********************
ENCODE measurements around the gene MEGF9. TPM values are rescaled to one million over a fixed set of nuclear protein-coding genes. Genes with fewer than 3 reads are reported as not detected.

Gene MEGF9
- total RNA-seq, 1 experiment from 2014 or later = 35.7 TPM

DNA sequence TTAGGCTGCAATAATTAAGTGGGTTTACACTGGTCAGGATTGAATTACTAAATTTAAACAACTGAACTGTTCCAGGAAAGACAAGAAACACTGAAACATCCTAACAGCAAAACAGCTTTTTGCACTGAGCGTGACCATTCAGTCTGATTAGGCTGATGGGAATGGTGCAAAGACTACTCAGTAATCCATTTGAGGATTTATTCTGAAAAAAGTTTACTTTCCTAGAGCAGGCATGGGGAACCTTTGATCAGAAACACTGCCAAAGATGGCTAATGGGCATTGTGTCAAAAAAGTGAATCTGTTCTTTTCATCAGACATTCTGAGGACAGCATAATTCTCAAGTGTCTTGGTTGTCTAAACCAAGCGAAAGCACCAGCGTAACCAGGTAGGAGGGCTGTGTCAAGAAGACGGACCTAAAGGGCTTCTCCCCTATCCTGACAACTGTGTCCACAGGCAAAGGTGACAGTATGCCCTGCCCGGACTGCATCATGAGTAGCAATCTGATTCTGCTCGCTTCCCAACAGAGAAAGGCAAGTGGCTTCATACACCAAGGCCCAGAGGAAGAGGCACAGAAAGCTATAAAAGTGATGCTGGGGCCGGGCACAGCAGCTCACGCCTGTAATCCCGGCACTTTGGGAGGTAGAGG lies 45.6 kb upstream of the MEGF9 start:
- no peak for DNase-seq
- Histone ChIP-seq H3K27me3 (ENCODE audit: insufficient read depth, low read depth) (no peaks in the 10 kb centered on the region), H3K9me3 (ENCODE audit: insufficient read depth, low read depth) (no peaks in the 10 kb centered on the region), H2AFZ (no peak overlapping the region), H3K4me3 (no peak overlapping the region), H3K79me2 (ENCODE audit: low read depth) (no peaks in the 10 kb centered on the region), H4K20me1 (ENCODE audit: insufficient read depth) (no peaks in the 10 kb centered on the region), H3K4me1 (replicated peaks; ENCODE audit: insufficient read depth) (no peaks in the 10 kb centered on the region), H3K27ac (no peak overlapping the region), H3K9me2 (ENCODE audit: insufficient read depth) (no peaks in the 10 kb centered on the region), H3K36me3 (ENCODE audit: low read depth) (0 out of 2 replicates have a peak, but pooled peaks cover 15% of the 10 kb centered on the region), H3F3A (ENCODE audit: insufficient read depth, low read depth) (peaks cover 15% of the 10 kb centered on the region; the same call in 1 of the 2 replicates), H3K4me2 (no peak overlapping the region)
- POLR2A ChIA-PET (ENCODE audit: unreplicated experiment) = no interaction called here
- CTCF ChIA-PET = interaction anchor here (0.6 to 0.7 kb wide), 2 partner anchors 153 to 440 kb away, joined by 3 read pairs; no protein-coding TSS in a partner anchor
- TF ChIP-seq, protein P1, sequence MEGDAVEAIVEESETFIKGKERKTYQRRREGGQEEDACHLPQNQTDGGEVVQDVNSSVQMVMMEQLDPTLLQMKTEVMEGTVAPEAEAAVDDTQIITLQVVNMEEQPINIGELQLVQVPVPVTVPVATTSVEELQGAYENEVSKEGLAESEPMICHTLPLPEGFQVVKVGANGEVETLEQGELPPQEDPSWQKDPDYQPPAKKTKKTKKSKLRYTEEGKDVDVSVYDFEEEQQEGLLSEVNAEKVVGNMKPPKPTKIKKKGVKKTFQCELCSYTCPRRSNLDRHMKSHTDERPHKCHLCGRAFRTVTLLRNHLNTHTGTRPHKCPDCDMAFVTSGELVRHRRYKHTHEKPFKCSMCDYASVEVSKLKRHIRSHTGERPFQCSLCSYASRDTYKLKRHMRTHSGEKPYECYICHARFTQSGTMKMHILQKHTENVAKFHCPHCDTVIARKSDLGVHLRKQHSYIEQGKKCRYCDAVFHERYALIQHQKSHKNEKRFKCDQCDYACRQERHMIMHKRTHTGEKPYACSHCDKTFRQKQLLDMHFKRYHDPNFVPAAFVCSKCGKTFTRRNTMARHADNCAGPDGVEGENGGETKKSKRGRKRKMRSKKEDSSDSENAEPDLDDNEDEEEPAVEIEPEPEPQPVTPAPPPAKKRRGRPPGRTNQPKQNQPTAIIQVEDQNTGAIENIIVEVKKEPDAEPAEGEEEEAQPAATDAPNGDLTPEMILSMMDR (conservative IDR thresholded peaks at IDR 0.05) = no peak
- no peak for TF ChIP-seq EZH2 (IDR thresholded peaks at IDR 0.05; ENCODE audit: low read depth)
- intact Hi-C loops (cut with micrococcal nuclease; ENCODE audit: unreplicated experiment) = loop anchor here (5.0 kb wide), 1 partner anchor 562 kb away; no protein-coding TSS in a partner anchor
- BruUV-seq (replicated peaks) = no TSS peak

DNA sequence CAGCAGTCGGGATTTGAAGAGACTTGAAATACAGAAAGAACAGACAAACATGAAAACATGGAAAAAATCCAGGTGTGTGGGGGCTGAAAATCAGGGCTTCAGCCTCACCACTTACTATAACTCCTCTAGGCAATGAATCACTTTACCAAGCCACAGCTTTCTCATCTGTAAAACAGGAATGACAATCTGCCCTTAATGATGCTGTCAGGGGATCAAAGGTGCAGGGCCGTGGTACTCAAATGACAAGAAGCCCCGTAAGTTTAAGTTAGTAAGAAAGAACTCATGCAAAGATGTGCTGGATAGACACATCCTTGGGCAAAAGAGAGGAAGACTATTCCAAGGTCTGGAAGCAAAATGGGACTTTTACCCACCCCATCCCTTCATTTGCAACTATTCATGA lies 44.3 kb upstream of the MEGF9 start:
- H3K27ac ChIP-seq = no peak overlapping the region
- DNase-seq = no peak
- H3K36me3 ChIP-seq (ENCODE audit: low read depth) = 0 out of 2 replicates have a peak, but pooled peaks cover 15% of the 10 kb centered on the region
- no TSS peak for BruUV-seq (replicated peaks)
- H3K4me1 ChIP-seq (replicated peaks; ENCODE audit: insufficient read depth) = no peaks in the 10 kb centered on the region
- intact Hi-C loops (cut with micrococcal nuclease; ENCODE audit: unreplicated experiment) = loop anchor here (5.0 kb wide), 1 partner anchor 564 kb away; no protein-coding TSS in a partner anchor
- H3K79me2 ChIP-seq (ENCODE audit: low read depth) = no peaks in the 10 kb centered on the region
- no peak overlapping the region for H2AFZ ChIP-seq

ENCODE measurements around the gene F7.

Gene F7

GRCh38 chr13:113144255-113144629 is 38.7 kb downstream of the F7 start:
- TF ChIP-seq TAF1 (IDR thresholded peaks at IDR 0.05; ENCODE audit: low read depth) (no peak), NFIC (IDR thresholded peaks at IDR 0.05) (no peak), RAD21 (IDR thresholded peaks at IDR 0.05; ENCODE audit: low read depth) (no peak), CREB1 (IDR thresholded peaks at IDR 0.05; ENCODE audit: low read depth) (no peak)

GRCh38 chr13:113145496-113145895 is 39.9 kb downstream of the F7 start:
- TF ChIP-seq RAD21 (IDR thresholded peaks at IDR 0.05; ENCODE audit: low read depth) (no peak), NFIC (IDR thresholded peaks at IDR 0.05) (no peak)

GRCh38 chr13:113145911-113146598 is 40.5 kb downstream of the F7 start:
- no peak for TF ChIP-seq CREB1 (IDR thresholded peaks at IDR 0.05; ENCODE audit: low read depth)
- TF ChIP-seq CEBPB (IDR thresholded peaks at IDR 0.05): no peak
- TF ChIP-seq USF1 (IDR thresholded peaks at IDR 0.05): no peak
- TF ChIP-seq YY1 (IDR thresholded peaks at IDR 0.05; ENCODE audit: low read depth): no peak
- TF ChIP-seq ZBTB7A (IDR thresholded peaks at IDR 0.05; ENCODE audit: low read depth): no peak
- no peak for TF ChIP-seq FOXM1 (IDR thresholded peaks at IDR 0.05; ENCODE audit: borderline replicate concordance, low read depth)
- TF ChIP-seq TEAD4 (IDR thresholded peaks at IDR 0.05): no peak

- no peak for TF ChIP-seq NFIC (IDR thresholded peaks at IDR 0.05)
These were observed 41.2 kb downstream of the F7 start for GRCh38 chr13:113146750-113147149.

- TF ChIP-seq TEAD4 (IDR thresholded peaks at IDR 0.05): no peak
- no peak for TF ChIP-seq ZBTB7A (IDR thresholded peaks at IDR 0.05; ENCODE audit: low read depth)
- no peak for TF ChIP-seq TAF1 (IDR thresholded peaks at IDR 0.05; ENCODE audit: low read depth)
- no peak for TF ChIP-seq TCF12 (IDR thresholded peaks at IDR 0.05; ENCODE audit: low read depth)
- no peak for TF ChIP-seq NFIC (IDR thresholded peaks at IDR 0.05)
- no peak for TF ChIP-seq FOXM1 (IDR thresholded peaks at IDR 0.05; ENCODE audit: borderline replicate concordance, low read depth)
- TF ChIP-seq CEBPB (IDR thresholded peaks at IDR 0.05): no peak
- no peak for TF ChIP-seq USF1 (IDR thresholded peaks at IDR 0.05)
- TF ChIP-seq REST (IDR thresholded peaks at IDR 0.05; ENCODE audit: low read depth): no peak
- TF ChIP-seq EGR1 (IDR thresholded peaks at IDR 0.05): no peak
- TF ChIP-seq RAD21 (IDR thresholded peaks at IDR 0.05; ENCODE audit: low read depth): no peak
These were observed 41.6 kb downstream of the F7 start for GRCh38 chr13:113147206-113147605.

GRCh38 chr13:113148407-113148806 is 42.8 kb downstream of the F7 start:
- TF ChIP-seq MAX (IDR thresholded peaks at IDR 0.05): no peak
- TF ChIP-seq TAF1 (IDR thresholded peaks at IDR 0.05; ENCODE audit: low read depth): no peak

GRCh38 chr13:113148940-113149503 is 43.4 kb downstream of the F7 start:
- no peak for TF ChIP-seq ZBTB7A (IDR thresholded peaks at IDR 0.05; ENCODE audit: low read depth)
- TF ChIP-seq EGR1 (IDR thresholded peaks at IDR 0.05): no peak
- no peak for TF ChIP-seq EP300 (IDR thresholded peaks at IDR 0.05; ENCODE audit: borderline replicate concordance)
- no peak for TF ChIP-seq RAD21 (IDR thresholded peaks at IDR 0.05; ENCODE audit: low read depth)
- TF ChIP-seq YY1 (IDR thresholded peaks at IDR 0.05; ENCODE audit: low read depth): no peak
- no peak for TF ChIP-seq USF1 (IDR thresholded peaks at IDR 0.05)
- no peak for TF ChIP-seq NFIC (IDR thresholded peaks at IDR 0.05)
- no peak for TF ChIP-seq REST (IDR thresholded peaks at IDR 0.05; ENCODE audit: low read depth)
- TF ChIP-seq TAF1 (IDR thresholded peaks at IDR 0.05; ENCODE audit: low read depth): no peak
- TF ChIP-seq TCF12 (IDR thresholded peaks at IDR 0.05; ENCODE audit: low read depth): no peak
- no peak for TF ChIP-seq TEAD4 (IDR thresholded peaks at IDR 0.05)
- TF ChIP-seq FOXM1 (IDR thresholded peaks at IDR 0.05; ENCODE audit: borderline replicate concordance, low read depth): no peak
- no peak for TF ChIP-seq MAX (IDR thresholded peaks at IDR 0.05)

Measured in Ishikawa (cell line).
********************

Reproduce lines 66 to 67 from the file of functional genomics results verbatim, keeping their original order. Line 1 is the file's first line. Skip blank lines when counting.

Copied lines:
- no peak for TF ChIP-seq MAX (IDR thresholded peaks at IDR 0.05)

Measured in Ishikawa (cell line).